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timeclock-15 min periods-not paid

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  • timeclock-15 min periods-not paid

    I live in Texas. At my company, we clock in and out on a timeclock. Everyone is hourly except for the owners and office manage who don't clock in. The clock is set on a 15-minute periods. If you clock in at 7:46am, you don't start getting paid until 8:00am. Sometimes, if you clock in at 7:45am you still don't get paid until 8:00am! If you clock out at 4:59 pm, you only get paid until 4:45. Is this legal? The owners and office manager are aware of employees' complaints about it. Thanks for any advice.

  • #2
    It is legal to round time within 15 minutes but it has to be consistant, no matter who it benefits. If they round you up to 8:00 when you clock in at 7:50 instead of taking you back to 7:45, then if you clock out at 5:05 they have to round you up to 5:15. They can't have it both ways.
    The above answer, whatever it is, assumes that no legally binding and enforceable contract or CBA says otherwise. If it does, then the terms of the contract or CBA apply.

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    • #3
      time clock-15 min intervals- docking pay

      The company has been having it both ways...we're losing time on either side of the clock. So what can we do legally? Is there a site where I can print this out this information for the owner? The Federal Labor Law site was no help. The office manager is the one who sets the time clock. Is the owner liable? Thanks!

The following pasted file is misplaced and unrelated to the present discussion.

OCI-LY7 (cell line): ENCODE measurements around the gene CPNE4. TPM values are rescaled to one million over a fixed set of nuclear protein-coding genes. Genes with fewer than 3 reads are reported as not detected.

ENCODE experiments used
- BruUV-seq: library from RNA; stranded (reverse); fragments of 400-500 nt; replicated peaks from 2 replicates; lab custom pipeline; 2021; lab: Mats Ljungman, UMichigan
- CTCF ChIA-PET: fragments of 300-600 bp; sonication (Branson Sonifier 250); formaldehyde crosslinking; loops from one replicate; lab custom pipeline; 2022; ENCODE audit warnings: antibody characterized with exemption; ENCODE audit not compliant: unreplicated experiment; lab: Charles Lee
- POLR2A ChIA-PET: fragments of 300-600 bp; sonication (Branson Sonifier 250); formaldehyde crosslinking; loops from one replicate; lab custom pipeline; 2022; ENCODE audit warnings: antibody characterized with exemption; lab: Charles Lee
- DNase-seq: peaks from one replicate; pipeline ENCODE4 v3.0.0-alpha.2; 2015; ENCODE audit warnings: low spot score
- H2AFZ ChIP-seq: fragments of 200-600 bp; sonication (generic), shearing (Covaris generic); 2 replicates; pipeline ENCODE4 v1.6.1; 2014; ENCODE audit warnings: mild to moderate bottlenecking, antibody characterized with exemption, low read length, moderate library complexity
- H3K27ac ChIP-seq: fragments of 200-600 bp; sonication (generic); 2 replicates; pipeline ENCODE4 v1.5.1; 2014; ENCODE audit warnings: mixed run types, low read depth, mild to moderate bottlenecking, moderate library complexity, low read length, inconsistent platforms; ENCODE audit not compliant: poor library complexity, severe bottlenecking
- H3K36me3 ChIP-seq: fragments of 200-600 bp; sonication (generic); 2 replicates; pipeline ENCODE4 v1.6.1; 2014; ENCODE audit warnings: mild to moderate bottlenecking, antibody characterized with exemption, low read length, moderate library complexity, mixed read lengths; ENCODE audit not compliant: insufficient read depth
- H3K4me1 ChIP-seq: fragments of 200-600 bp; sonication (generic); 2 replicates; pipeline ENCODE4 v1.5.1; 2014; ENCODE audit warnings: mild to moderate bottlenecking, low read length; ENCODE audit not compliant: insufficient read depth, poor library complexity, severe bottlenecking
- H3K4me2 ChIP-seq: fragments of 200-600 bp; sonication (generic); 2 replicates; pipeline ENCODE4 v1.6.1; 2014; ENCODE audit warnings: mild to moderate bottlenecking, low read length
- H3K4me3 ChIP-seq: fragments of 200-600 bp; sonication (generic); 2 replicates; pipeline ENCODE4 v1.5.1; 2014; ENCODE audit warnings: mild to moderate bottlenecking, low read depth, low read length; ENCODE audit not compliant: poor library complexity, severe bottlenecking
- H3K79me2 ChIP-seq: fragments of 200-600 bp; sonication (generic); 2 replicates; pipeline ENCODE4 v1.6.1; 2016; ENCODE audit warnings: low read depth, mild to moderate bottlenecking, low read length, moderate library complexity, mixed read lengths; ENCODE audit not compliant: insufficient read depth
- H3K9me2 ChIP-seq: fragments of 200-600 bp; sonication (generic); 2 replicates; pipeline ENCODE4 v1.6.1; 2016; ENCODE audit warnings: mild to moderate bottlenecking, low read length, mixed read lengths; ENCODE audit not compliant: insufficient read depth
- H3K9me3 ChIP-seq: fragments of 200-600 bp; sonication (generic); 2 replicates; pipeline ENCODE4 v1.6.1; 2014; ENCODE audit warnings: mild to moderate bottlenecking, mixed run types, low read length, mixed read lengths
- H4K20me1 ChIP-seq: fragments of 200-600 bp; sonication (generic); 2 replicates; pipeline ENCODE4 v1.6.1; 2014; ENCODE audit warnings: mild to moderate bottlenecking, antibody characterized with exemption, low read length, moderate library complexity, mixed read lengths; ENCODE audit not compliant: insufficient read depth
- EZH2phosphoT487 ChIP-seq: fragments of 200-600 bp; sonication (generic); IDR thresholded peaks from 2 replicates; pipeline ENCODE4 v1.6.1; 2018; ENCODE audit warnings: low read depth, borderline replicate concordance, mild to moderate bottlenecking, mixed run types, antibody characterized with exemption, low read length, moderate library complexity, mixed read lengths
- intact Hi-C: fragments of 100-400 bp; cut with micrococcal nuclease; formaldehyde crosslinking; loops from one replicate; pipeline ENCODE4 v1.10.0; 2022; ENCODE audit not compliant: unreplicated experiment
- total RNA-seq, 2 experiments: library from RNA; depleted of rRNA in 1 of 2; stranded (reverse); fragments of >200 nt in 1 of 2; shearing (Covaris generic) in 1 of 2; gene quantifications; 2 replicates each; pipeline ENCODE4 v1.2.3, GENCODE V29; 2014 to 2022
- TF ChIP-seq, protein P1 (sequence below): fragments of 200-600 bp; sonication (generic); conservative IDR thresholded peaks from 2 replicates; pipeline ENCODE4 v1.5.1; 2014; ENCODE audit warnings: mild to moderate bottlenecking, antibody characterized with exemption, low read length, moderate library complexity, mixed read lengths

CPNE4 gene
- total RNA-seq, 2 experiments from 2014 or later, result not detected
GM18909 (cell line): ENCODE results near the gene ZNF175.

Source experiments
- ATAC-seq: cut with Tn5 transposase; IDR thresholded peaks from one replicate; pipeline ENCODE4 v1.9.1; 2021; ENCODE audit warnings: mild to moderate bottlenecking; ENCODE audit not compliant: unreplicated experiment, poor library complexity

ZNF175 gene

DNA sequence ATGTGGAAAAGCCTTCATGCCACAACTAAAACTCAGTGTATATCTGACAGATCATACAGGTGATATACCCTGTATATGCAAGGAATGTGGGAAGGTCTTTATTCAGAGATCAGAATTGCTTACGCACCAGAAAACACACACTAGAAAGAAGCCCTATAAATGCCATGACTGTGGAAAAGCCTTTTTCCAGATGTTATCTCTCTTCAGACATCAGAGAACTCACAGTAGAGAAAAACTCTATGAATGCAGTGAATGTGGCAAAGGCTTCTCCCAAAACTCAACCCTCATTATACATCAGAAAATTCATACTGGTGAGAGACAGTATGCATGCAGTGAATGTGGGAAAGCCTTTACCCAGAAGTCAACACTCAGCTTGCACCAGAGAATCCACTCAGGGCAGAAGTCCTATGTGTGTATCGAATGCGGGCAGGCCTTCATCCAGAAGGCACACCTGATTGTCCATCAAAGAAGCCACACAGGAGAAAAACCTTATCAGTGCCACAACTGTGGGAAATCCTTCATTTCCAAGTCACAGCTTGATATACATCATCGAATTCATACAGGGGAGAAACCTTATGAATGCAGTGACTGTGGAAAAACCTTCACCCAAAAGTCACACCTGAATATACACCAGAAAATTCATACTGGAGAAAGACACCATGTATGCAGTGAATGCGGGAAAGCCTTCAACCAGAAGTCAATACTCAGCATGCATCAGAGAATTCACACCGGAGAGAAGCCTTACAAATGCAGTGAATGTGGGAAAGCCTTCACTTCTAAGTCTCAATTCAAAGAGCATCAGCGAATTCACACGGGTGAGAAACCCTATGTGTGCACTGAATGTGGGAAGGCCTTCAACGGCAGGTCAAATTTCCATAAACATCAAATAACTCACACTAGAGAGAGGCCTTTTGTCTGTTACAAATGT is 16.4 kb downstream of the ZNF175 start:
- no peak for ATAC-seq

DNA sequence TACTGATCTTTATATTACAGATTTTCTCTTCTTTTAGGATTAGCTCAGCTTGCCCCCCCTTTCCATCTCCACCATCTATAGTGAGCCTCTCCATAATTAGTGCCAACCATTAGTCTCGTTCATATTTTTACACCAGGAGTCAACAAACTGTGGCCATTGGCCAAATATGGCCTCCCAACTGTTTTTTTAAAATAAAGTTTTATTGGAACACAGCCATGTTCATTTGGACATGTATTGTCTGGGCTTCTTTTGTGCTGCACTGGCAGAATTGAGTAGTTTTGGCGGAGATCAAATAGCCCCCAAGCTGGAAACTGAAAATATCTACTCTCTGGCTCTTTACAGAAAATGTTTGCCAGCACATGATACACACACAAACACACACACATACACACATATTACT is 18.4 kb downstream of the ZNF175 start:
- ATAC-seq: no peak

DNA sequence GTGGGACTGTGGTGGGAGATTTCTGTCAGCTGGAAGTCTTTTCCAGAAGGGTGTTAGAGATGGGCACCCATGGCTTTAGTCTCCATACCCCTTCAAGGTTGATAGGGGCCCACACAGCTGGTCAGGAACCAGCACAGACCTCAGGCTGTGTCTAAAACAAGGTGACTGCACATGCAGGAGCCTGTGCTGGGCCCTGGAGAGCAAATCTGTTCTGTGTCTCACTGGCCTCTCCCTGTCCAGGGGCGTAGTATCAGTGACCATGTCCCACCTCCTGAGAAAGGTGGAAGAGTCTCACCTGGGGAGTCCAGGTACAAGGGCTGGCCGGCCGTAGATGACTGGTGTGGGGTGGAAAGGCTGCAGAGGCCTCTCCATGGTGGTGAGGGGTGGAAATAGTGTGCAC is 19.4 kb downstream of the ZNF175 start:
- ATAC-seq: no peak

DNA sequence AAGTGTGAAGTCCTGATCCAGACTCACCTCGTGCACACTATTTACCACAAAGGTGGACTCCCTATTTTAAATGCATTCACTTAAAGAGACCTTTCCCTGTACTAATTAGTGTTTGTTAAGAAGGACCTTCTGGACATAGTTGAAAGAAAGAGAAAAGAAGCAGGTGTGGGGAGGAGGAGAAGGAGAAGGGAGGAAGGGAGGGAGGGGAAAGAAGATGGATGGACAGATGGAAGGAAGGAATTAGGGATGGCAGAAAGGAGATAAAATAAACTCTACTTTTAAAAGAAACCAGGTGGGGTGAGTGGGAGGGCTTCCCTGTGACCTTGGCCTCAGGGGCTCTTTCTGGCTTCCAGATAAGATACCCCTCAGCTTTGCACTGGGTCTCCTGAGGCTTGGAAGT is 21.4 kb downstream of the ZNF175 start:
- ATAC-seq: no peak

Last edited by KB1; 12-16-2006, 07:51 AM. Reason: spelling

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      • #4
        I can't give you a site where you can print it out; maybe one of the payroll people can.

        What you can do legally, if the employer refuses to change what they are doing, is file a complaint with the state DOL.
        The above answer, whatever it is, assumes that no legally binding and enforceable contract or CBA says otherwise. If it does, then the terms of the contract or CBA apply.

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        • #5
          cbg stated the application of this regulation:
          http://www.dol.gov/dol/allcfr/ESA/Ti...9CFR785.48.htm

          In Texas, the state DOL is called the Texas Workforce Commission. Contact them, unless you want to confront the employer with the above.
          I don't respond to Private Messages unless the moderator specifically refers you to me for that purpose. Thank you.

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